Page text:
Educational Leadership for a More Sustainable World
reviewed by Marsha Modeste - October 24, 2016
In Educational Leadership for a More Sustainable World, author Mike Bottery uses Rittel and Webbers (1973) framework of tame and wicked problems across the books three sections. This situates and contextualizes current complex and seemingly intractable issues in education by connecting them to equally wicked issues in economics and the environment. Each of the three sections is comprised of three to four chapters.
In the first section, Describing and Identifying the Problems, Bottery defines key terms used throughout the book and provides new formulations for the questions that should guide scholarly research in educational leadership. The multifaceted uses and interpretations of sustainability as a concept are described in the first two chapters. Botterys purpose is to connect the problems of leadership in the social, economic, and environmental sectors to related issues of sustainability for both the functional role of leaders and broader context where they work. Chapters Three and Four introduce the concepts of tame, wicked, and humble leadership to frame the leadership opportunity available to all through individual decision making. Due to the fact that not all choices are the same, Bottery advances the need for humility in leadership and balances the concept of efficiency with sufficiency, given that problems fall along a continuum of complexity.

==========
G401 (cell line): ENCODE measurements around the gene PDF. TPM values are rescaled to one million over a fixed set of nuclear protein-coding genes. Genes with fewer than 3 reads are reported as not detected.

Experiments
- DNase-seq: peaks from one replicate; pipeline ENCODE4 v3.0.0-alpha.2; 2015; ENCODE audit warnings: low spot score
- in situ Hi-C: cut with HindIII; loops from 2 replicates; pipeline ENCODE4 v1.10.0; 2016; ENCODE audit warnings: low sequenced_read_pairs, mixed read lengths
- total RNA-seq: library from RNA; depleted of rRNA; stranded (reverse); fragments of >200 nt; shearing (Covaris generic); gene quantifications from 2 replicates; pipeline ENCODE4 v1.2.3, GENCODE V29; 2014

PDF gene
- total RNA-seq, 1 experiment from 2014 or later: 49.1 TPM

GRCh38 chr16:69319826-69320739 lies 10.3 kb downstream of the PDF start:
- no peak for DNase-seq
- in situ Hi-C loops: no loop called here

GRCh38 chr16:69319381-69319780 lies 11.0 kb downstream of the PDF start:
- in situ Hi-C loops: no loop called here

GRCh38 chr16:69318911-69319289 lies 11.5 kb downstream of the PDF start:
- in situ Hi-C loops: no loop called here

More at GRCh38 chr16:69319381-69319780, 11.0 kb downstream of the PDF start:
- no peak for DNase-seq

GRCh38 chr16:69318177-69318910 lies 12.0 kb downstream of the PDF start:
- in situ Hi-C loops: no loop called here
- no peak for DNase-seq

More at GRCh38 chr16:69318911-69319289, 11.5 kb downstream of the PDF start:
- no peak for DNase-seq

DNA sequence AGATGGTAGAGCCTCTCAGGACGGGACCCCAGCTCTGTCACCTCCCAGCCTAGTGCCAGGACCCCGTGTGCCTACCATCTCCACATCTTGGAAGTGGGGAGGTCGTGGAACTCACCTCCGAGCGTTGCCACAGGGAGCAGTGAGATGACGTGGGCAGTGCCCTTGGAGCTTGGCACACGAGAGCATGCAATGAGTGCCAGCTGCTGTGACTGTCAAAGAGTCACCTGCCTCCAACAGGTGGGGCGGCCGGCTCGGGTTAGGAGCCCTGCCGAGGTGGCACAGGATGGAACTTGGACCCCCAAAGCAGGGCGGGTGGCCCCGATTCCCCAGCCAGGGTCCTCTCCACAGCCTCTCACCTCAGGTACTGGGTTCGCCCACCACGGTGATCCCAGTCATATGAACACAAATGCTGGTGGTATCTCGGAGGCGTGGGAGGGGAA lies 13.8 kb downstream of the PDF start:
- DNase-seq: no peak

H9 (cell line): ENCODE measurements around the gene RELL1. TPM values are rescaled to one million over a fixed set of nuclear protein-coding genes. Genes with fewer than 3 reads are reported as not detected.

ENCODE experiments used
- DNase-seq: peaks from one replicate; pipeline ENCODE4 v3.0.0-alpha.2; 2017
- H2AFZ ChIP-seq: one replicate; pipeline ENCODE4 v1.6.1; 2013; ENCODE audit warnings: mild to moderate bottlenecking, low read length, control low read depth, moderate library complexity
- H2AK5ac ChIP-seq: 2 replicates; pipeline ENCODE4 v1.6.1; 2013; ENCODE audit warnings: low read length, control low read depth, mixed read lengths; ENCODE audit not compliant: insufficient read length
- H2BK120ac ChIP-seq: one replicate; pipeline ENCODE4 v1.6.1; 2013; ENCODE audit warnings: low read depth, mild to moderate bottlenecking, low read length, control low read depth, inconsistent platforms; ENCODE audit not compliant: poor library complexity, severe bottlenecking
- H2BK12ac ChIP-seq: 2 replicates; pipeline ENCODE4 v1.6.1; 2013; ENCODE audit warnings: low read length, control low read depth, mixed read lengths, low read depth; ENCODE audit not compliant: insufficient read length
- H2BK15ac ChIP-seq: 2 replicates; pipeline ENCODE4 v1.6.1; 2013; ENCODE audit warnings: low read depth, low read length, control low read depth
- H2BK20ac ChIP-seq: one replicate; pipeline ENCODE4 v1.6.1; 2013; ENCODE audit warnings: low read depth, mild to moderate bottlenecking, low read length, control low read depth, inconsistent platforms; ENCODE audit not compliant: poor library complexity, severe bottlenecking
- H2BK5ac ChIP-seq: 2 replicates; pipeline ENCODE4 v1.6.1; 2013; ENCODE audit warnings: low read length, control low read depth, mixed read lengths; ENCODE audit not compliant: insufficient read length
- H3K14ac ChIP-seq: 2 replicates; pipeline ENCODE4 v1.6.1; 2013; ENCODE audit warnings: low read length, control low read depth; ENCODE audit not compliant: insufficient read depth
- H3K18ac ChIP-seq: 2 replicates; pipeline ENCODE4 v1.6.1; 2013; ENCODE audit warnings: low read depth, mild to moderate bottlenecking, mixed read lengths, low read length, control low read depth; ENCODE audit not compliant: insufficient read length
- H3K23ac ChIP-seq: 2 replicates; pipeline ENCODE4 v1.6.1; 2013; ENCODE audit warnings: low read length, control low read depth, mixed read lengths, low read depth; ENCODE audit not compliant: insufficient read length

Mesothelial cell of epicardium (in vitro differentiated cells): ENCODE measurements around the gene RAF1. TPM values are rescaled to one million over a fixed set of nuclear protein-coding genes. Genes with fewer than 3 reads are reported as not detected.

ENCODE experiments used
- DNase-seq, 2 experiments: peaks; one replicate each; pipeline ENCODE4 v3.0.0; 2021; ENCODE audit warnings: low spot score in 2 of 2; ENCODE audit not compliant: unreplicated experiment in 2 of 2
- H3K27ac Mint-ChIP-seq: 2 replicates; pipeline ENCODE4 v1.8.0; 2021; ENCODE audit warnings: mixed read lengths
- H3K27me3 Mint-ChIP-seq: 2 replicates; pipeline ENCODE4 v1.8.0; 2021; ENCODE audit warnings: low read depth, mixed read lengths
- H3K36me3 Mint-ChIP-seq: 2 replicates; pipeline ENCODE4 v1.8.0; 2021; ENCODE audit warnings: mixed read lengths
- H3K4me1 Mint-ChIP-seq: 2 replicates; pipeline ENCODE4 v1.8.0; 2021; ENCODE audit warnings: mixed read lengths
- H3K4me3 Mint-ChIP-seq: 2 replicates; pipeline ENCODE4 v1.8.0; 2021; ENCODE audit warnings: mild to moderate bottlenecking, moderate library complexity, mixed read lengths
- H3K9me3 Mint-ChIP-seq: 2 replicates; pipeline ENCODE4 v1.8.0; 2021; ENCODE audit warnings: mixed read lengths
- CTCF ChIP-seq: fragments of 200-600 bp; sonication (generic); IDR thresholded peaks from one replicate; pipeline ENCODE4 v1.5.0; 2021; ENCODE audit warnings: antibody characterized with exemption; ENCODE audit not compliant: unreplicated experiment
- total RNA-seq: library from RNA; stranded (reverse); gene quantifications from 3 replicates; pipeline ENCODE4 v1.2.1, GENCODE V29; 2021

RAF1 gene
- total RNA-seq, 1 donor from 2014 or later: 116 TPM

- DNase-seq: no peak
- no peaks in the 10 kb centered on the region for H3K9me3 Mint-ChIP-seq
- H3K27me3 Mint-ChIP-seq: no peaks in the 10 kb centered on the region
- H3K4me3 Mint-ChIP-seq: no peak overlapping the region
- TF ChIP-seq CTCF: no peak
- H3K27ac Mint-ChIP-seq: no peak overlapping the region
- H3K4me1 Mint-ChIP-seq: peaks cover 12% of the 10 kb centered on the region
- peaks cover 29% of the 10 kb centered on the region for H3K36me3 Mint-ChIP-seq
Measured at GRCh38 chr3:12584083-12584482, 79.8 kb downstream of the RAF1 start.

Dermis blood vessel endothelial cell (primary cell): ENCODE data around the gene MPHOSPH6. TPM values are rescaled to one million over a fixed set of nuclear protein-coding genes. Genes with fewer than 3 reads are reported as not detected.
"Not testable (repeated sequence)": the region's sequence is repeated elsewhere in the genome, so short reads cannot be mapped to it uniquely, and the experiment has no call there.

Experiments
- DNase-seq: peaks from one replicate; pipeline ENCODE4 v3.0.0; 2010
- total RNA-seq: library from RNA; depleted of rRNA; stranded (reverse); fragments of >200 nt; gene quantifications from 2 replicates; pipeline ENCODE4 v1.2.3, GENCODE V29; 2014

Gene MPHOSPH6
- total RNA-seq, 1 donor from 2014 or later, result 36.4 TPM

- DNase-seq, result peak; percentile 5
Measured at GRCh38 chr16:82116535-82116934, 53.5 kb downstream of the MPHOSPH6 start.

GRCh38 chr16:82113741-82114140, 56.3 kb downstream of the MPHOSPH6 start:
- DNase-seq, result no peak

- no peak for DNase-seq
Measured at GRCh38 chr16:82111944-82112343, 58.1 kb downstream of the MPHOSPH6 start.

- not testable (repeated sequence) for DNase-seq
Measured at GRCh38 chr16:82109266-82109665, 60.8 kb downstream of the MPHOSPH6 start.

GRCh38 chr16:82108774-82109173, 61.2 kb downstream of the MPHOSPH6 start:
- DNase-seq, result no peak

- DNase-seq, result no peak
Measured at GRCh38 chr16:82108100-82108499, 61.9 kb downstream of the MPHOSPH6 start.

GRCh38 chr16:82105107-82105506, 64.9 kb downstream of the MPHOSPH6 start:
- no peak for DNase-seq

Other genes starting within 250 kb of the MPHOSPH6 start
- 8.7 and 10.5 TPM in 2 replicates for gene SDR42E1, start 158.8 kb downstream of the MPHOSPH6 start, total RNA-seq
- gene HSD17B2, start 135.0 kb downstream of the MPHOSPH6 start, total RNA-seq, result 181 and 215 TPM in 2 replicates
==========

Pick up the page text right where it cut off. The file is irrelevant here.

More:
Chapter Two explores different aspects of sustainability. One is where the act of sustaining involves maintaining a current state of affairs. The other is oriented toward change and recognizes that the current state of affairs will not be sufficient in the long term. In this way, Bottery situates his focus on educational leadership, both the pipeline of school leaders and the changing nature of their work, within the broader forces related to sustainability impacting public education. By examining education, the economy, and the environment, the authors discussion highlights shared threats to sustainability across these sectors along with related symptoms of crises and responses. For example, in educational leadership, the functional role of the school principal has expanded to include greater responsibilities associated with instructional leadership along with managerial components. This expanded role is coupled with increased expectations of accountability measured through school-wide indicators of performance such as student achievement on high-stakes standardized tests and measures of teacher quality. Expanded expectations for school leaders coincide with broader neoliberal movements of transparency, efficient management, and performance through data gathering, testing, and market-model narratives of efficiency. This occurs while simultaneously resulting in school principals reporting increasing stress, changing levels of satisfaction, and a shifting sense of efficacy in their work. As the education sector faces a potential shortage of school leaders due in part to the changing nature of the job, Bottery calls for a refocusing of the central questions related to sustainability across these three sectors. He specifically calls for a move away from short to long term visions of well-being for each sector and proposes a redefinition of well-being as how well such 'resources' are nurtured (p. 31) rather than consumed. His call to move away from resource consumption to thinking about how well resources are used requires a focus on sufficiency along with more complex and nonlinear understandings of sustainability.